Last, we examined the relationships between the amount of available foraging habitat and the density of competitors around each colony on breeding pair abundance of Reddish Egrets for 22 colonies in the Laguna Madre. Available foraging habitat was previously modeled for the Laguna Madre based on bathymetry, tide gauge readings, and benthic habitat (Bates et al. 2016) for the years 2010-2013. We created buffers around each colony at a 15-km radius and used the spatial models of Bates et al. (2016) to calculate the area of foraging habitat within each buffer. We chose 15 km to be the radius of our landscapes around colonies because it was the mean foraging flight distance of transmittered Reddish Egrets from colonies in this study. We also calculated a metric of foraging competition. We used breeding survey data (TCWS, unpublished data) during 2010–2013 and calculated the average number of all heron species, i.e., Reddish Egret, Great Egret (Ardea alba), Great Blue Heron (A. herodias), Little Blue Heron (E. caerulea), Snowy Egret (E. thula), Black-crowned Night-heron (Nycticorax nycticorax), Yellow-crowned Night-heron (Nyctanassa violacea), and Tricolored Heron (E. tricolor), at each colony. We used ArcMAP 10.3.1 (ESRI 2011) to determine the amount of unique foraging habitat (not occurring in another colony’s 15-km buffer) and the amount of shared foraging habitat within each 15-km buffer of each colony. The density of competitors at unique foraging habitat was the number of birds at that colony divided by the area of unique foraging habitat within the buffer. If foraging area was overlapping for two or more colonies, the densities were added for the area of overlap. An average density of competitors potentially foraging within 15 km of each colony was calculated. Densities were categorized as low (0–10 birds/ha), medium (11–20 birds/ha), and high (≥ 21 birds/ha). We used the average number of Reddish Egret pairs from 2010–2013 for each of the 22 colonies (TCWS, unpublished data). We used a negative-binomial generalized model (Proc GENMOD; SAS Institute, Inc. 2008, Cary, NC) to examine whether the amount of available foraging habitat within 15 km of the colony and the density of competitors within 15 km of the colony were significant predictors of Reddish Egret breeding abundance. Only main effects were modeled. We used the Pearson Χ² criterion to assess goodness of fit for each parameter.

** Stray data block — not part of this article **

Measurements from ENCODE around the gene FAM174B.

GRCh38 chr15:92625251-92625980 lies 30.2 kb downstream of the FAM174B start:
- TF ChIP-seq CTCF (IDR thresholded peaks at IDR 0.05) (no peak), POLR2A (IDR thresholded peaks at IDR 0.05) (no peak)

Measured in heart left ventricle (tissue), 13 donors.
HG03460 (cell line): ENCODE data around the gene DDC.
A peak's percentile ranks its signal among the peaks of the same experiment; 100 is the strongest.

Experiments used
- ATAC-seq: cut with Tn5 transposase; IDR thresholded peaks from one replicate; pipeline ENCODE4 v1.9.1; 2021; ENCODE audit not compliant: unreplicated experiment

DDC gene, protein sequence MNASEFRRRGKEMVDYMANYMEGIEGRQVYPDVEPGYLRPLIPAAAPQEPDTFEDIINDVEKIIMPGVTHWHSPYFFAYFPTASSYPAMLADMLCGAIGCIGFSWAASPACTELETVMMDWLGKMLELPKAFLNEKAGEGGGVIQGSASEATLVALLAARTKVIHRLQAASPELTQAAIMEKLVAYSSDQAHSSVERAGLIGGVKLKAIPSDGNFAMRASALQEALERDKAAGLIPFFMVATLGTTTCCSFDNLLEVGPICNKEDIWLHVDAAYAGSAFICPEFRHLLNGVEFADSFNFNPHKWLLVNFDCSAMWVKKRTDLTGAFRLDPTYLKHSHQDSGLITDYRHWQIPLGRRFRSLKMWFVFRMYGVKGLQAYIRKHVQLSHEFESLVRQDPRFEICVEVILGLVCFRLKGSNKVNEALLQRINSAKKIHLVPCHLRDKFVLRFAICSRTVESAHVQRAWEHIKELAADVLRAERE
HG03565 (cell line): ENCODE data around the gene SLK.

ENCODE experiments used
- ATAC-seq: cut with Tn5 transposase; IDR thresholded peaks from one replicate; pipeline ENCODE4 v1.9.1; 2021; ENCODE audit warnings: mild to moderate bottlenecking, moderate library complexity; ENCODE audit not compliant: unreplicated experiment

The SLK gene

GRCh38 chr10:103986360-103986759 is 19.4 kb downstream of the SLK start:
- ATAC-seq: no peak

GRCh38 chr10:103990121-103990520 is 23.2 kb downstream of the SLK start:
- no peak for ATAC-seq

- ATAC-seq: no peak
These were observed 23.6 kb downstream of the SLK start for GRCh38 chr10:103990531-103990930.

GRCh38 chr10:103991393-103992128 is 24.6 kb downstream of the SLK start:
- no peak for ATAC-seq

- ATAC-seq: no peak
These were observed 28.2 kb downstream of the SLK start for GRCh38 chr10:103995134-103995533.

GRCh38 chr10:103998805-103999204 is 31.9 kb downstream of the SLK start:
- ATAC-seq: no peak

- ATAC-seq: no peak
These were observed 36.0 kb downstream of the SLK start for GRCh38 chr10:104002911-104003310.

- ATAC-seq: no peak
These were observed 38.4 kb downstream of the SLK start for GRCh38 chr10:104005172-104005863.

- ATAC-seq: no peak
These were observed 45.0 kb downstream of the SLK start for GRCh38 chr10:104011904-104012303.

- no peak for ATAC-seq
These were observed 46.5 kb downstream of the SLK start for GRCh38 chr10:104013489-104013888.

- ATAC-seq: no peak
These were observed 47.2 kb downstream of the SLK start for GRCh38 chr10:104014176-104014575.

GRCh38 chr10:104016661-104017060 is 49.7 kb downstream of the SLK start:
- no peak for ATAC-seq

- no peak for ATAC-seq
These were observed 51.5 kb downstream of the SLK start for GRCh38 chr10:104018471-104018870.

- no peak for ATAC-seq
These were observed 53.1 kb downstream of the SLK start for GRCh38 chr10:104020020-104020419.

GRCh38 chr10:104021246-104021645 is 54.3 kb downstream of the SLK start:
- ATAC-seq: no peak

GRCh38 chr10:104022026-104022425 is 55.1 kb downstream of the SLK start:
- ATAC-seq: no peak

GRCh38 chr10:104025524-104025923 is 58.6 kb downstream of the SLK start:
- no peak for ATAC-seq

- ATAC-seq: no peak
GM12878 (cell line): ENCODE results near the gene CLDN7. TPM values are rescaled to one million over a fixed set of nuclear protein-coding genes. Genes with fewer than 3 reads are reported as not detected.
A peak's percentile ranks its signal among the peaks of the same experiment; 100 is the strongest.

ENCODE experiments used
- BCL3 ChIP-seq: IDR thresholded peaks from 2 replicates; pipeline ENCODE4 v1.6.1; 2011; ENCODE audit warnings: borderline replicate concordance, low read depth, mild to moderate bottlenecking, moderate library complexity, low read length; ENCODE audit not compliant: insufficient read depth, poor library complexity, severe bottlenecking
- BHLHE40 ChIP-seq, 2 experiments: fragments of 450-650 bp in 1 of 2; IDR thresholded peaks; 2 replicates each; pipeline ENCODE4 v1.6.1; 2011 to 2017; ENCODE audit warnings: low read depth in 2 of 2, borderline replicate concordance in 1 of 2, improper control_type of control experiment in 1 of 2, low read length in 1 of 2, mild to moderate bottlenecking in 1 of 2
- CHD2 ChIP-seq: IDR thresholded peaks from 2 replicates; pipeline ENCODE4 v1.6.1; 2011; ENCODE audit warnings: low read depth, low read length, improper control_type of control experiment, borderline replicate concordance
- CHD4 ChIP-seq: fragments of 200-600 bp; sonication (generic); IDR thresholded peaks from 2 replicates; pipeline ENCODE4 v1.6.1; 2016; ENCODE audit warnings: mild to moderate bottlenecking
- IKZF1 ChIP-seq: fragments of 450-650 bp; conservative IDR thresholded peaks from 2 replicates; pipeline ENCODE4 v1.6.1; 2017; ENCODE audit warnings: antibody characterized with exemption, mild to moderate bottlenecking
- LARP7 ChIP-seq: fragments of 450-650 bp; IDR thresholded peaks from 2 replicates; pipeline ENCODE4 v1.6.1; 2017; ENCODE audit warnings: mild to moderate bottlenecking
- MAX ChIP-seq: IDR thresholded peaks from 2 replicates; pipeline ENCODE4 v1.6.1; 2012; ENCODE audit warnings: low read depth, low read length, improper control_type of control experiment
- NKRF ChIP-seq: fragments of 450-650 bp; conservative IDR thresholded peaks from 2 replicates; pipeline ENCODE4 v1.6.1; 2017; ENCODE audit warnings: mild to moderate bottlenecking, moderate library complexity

Initiation of nesting behavior ranged from 11 March to 13 May across all birds and years, with average initiation dates for each bird ranging from 29 March to 8 May. The average nesting behavior initiation was 17 days later in migrants (23 April; n = 7) than residents (6 April; n = 7) across all years (t = 2.78, df = 8.04, P = 0.02). Long-distance migrants (n = 5) arrived in the Laguna Madre from early March to late April, and the time between arrival and breeding initiation ranged from seven to 53 days (mean = 24.7). Ten of 38 total nests failed based on the number of days the egret was at the colony (< 36 days) and there were six possible renesting attempts (Table 1). There was not an obvious pattern of nest failure based on migratory status, as residents, short-distance migrants, and long-distance migrants all exhibited similar rates of nest failures.